The group will spend the evening shooting at a ridge fairly close to the hotel: Burhan Point. Here there are several photogenic trees to act as the foreground as we capture the stars and the water stretching out into the distance.
The twisted forms of the trees fit well with the history of the area. Burhan point takes its name from the ancient tradition of sacrifice to please the Buryat spirits in a nearby cave. The cave used to be home to a Buddhist chapel, and was also a Shamans’ burial site. “Burhan” is the word that Buryat Buddhists used for the Baikal tribal God.
Day five will start early, as we venture out to capture the sun’s first rays breaking through Olkhon’s ice grottoes. The light will dance off the glistening ice to give us what should be a spectacular session.
During the day our focus will turn to looking through the images we have captured together so far. In the capable hands of a professional photography guide, we will discuss different techniques and have a chance to go through any questions you might have. Our evening will consist of a shoot overlooking the Small Sea at sunset, photographing the many Baikal islands.
On day six we will leave our cozy hotel on the island of Olkhon and travel south, along the coast of lake Baikal towards the village of Buguldeyka. From this new perspective we’ll be able to explore Baikal’s jagged shoreline and photograph the purest ice of the trip so far. As the evening draws near we will reach our guest house for the night, which will have everything we need for a comfortable night’s sleep.
One week in and still going strong, day seven will start with the group exploring one of lake Baikal’s most popular locations: Sandy Bay. Also known as Bukhta Peschanaya, the area is populated by eerie trees whose roots emerge from the ground. They are known as a forest of “walking pines” or “stilt trees”.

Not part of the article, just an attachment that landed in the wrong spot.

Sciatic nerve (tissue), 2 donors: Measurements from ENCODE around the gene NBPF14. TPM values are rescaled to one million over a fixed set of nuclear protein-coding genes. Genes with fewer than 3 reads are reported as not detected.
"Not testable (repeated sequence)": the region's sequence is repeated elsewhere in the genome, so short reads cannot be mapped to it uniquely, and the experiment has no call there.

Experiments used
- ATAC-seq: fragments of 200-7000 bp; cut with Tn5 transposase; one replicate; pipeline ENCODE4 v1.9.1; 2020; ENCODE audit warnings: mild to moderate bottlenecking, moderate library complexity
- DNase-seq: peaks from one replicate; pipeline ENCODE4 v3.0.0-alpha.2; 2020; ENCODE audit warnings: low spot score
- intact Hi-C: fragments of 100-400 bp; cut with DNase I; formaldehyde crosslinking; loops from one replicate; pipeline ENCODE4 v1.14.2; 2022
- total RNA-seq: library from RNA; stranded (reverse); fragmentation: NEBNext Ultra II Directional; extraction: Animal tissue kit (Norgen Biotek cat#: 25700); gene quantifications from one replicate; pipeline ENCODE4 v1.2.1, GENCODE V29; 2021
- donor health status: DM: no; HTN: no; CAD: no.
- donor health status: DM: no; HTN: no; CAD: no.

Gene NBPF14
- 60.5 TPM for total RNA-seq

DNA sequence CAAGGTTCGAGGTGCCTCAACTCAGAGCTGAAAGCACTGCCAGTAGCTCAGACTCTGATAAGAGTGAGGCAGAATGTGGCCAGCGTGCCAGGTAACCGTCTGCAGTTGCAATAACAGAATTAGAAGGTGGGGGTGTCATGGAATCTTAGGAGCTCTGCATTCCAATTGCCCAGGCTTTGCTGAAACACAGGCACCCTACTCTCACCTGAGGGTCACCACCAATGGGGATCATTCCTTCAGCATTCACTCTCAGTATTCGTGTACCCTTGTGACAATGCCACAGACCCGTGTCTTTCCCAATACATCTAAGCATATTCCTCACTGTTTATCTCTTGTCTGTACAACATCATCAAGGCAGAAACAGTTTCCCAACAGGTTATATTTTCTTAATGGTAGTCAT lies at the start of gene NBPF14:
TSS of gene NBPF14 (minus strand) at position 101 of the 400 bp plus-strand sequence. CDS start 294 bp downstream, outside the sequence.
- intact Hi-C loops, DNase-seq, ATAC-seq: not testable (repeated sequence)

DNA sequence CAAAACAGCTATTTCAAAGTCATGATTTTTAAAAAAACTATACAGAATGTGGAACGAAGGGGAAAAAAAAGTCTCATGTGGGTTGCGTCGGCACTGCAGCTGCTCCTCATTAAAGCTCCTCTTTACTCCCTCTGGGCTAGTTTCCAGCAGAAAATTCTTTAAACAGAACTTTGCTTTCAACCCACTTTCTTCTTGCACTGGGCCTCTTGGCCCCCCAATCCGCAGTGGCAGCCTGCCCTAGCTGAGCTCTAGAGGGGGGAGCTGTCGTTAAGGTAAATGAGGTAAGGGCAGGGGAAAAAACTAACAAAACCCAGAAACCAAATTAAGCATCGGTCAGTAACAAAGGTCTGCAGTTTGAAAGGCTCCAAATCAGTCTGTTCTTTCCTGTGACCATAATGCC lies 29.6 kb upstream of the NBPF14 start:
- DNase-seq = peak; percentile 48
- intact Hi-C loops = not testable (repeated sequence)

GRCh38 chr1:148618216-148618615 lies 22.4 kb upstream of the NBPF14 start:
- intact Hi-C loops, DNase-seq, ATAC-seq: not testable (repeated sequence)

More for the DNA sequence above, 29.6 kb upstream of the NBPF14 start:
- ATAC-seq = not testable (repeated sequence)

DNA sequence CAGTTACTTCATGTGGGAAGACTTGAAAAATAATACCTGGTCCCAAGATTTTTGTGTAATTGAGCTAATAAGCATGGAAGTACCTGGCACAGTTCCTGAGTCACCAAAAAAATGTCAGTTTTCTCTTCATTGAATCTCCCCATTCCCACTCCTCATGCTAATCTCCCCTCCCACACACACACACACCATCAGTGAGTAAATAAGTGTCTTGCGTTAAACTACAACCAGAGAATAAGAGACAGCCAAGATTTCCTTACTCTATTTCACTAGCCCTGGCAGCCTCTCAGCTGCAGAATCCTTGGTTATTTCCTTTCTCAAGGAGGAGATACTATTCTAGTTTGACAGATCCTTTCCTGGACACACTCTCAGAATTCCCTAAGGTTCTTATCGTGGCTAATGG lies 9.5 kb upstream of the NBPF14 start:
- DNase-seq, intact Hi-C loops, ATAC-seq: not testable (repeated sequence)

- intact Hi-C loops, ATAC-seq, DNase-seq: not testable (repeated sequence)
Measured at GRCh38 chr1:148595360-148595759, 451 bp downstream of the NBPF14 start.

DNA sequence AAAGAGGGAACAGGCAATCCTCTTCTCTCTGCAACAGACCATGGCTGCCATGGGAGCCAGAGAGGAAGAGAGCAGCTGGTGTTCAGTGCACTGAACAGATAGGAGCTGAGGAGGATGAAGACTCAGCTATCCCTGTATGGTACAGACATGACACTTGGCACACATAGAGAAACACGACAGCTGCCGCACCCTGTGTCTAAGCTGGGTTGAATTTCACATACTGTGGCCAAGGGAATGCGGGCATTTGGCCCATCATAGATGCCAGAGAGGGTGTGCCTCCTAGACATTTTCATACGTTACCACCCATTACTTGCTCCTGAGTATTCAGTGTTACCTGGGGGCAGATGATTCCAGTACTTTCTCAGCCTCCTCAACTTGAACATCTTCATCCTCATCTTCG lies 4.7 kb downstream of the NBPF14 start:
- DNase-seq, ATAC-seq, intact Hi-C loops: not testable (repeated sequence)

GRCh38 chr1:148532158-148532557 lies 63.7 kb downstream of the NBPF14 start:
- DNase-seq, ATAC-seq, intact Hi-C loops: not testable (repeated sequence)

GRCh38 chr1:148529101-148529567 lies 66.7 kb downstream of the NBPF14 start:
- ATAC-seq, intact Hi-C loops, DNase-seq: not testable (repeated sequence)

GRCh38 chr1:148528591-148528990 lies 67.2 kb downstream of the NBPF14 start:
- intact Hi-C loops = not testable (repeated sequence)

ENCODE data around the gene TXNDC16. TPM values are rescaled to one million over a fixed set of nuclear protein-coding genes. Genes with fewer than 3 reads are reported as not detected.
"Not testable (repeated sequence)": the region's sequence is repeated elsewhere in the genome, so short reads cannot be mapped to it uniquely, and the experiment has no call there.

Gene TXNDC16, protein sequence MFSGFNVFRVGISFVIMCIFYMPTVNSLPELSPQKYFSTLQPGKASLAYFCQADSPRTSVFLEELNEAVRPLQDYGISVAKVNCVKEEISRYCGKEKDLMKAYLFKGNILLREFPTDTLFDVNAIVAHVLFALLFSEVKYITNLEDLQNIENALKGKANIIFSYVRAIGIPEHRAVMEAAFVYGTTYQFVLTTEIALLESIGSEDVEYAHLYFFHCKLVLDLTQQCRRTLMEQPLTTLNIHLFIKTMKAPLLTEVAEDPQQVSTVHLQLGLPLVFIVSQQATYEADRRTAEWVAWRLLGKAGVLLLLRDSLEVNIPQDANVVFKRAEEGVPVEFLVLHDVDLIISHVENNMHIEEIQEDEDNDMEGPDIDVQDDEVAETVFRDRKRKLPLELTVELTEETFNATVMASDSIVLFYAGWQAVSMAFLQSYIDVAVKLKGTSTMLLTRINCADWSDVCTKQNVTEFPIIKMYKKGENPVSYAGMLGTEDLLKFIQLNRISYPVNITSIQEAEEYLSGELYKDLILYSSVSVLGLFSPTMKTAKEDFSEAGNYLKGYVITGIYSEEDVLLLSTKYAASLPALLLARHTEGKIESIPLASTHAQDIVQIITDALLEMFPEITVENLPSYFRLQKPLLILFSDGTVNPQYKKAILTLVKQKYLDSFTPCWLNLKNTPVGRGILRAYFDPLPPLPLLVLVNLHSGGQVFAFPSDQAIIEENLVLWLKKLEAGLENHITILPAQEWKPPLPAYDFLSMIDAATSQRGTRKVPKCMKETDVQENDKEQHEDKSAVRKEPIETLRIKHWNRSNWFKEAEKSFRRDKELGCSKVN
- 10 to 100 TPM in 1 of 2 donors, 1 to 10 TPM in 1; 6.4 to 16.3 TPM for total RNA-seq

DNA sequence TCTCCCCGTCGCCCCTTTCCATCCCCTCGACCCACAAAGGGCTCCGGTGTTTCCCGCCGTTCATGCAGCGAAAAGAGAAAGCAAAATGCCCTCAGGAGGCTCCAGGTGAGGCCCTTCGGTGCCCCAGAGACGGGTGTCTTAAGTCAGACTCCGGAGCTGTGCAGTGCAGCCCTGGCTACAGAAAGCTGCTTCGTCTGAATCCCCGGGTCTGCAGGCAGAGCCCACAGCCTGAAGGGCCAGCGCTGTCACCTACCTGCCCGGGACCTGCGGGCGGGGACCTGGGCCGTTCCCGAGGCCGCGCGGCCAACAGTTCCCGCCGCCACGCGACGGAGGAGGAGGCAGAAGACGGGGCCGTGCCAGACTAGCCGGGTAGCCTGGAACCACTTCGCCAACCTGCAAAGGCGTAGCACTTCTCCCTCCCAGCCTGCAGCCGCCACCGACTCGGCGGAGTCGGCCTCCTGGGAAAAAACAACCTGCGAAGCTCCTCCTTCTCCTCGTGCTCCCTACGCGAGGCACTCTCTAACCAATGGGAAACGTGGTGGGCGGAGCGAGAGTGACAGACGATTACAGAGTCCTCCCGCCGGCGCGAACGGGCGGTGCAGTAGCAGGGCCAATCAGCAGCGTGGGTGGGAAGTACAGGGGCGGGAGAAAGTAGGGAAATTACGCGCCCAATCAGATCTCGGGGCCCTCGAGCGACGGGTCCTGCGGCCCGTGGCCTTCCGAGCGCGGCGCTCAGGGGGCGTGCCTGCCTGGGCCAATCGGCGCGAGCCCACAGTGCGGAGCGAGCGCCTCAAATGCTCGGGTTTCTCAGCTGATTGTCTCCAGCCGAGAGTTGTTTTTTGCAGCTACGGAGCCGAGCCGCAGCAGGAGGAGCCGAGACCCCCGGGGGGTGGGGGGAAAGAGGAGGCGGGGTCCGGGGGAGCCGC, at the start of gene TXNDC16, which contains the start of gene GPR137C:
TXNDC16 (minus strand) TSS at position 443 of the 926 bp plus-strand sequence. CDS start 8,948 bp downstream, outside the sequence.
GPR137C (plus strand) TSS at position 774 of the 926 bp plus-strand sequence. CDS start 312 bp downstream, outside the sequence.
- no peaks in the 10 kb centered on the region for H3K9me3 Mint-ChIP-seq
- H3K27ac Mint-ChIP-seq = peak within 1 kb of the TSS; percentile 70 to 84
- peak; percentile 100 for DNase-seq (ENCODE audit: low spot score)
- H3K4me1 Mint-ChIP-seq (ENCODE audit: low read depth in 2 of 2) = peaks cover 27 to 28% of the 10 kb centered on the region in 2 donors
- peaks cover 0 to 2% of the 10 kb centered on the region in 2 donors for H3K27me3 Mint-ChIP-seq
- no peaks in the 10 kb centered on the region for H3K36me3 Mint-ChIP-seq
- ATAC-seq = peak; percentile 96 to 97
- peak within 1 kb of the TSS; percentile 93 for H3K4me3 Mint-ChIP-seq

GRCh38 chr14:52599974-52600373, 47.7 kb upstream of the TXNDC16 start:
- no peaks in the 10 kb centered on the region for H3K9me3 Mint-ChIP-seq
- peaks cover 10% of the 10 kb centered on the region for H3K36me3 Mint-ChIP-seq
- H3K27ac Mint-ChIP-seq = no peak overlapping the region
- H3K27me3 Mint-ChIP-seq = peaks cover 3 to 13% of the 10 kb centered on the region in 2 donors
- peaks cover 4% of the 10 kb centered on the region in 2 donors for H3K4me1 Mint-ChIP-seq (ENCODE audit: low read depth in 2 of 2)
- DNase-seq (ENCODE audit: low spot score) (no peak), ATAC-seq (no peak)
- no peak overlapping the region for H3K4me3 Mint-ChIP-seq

In the afternoon our photography tour will reach the village of Listvyanka. There we will find a museum dedicated to lake Baikal. It’s also home to some Baikal seal, which are nearly impossible to see out in the wild. The plan is to reach Irkutsk by the evening, where we will spend the night at a 4* hotel.
Anton Agarkov is a travelling photographer and journalist wuth more than ten years of shooting experience. Anton shoots mostly landscape and travel stories and organises photography workshops and expeditions in Russia and Central Asia in which he spends more than 200 days a year. His outmost interest lies in the territories of natural parks and reserves as well as hard to reach territories. Anton have a vast experience in shooting in harsh weather conditions such as snow and sandstorms, extreme cold and heat. Anton is Tamron ambassador in Russia and pro-rider for Marmot Russia. Works on regular basis with Nikon, Lowepro, Carl Zeiss and multiple other brands. Organises lectures and workshops on traveling and photography.
We strongly recommend you to get a Trip Cancellation & Travel Insurance after booking your trip.
If you cancel and the Workshop is otherwise filled, we will refund you the full amount you have paid towards the tuition, minus a $300 service charge. If you cancel and the Workshop does not fill, then you will be refunded according to the following schedule, based on the full fee of the Workshop:
Greater than 90 days from the start date of the Workshop: full refund minus $300 service fee.
75 days or more: 75% refund
60 days or more: 50% refund
Less than 60 days: no refund
Refunds will be paid by the same method that the original payment was made.
We highly recommend that you get a travel and medical insurance. Your own domestic government medical insurance and private health scheme will not cover you whilst you are overseas.
The tour is always dependent on weather, as the Icelandic weather can indeed be highly unpredictable. Likewise, visits to ice caves are dependent on favorable conditions, and indeed the ice caves themselves are not permanent. When it comes to the Northern Lights, while they are most likely to be seen between September and April, there is no guarantee that they will appear on a given day.